CHICAGO — Missouri Gov. Jay Nixon has announced agreements that would help pave the way for the future construction of a new St. Louis Rams football stadium at a site on the riverfront just north of downtown St. Louis.
In an appearance at the site Tuesday, Nixon announced that the state had reached agreements with Ameren Corp. and Terminal Railroad Association to relocate infrastructure such as transmission towers, power lines and train tracks to accommodate the future construction of a new stadium.
"This is a historic opportunity to bring hundreds of millions of dollars in private investment to this area, build an iconic stadium that will stand the test of time, and transform these deserted streets into a thriving destination for residents, workers, tourists and football fans," Nixon said in a statement.
While the agreements lay the groundwork for the preparation of the site for construction, Nixon cautioned that a financing plan still must come together.
Nixon reiterated his position that any financing plan include strong protections for taxpayers and no new tax burden, a private financial commitment from the NFL and its local franchise, public ownership, the creation of good-paying local jobs, and the redevelopment of a blighted area.
State and local officials are working to keep the team amid a threatened move to southern California by owner Stan Kroenke who is backing a multi-use development project south of Los Angeles that includes a new stadium.
The Nixon-appointed task force working on the stadium is promoting an open-air, nearly $1 billion stadium that relies on between $300 million and $350 million raised through some form of refinancing or extension of the bonds issued to finance the Rams' current venue. Several public finance sources in St. Louis said it's more likely the plan relies on an extension of the current revenue stream to finance new borrowing.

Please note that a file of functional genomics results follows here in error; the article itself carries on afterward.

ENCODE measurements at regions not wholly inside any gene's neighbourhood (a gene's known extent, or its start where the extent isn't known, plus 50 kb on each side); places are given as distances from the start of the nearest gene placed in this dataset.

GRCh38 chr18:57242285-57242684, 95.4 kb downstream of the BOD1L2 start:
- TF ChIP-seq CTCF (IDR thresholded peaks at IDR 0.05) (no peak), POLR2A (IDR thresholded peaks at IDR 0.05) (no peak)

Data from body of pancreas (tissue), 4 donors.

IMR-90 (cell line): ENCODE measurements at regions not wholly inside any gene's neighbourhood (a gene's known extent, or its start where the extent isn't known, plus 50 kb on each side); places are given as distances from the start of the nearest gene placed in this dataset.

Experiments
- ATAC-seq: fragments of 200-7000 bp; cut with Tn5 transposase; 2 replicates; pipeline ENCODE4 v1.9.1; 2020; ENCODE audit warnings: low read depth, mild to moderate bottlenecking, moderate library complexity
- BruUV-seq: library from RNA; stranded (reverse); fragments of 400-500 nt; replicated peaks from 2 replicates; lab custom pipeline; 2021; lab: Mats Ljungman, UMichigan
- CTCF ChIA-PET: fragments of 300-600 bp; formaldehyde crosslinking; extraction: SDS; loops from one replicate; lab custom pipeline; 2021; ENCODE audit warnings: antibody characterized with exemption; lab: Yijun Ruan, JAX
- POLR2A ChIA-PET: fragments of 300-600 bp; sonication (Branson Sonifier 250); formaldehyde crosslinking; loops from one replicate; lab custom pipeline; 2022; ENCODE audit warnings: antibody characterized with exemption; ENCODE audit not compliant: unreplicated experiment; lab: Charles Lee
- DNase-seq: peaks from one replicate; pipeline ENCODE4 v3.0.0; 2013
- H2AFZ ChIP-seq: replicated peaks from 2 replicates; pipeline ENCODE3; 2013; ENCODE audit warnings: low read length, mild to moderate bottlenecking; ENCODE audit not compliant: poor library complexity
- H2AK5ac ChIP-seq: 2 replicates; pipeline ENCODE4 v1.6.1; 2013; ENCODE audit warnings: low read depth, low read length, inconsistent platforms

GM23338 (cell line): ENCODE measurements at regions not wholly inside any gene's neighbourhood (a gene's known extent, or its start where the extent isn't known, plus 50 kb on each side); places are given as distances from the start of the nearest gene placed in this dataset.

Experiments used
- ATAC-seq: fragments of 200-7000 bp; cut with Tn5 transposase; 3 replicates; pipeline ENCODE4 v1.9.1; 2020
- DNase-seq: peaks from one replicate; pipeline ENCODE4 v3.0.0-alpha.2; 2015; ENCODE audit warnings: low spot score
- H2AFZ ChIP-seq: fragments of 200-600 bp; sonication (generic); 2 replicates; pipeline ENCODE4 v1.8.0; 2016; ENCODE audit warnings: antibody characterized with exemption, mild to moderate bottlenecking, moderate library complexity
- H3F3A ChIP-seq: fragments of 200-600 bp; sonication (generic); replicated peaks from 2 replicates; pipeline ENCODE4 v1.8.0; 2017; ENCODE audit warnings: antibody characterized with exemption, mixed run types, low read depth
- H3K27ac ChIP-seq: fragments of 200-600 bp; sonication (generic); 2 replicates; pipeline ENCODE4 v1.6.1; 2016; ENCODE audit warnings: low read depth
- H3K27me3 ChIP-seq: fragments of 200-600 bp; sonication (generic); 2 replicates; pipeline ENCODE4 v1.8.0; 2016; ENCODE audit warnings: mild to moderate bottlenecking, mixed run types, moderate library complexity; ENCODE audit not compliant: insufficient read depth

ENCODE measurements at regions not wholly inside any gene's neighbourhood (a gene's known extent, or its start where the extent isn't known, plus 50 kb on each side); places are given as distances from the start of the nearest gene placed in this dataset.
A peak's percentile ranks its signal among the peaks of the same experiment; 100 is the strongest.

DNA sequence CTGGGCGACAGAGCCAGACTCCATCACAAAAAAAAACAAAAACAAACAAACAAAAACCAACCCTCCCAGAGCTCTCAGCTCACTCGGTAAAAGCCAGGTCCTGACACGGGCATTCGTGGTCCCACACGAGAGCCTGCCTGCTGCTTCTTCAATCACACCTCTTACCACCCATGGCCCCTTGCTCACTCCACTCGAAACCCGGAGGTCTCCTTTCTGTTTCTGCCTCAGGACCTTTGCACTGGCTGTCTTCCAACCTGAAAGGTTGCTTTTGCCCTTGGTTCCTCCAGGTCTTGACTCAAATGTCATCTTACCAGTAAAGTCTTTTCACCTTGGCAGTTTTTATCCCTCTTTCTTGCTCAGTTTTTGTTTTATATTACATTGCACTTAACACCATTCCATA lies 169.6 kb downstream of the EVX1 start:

With talk circulating of multiple teams looking at the Los Angeles market, National Football League Commissioner Roger Goodell this week announced the establishment of a special committee of owners to manage adherence to relocation guidelines. Any move requires a three-fourths vote by NFL owners.
The Rams recently changed its lease to year-to-year as the agreement permits after the managers of the team's current home, the Edward Jones Dome, rejected $700 million in improvements required to keep the stadium in top shape as defined under the lease terms.
In other recent developments, the St. Louis Regional Convention and Sports Complex Authority has hired stadium and design consultant John Loyd to work on the state plan. The authority, which owns the dome, recently approved funding for the hiring of various consultants.
A bill has also been filed in the Missouri Senate that would require any extension of existing bonds by the sports authority for an obligation of more than $50 million to go before the Legislature. State and legislative official recently butted heads over whether the governor has authority to act without lawmakers' approval.
Sen. Rob Schaaf, R-St. Joseph, who sponsored Senate Bill 319, said in published reports the proposal is aimed at ensuring the governor doesn't issue bonds under any circumstances without legislative approval. A group of lawmakers said they plan to ask state Attorney General Chris Koster for an opinion on the issuance question.
The Coalition Against Public Funding for Stadiums has warned that it believes any public funding requires a public vote based on past referendum approved by voters governing taxpayer subsidies for professional sports stadiums. The state, St. Louis, and St. Louis County together pay $20 million annually to cover debt service on remaining dome bonds issued by the authority and $4 million for maintenance on the dome bonds. The city and county tap hotel and motel taxes to cover their share. The bonds mature in 2021.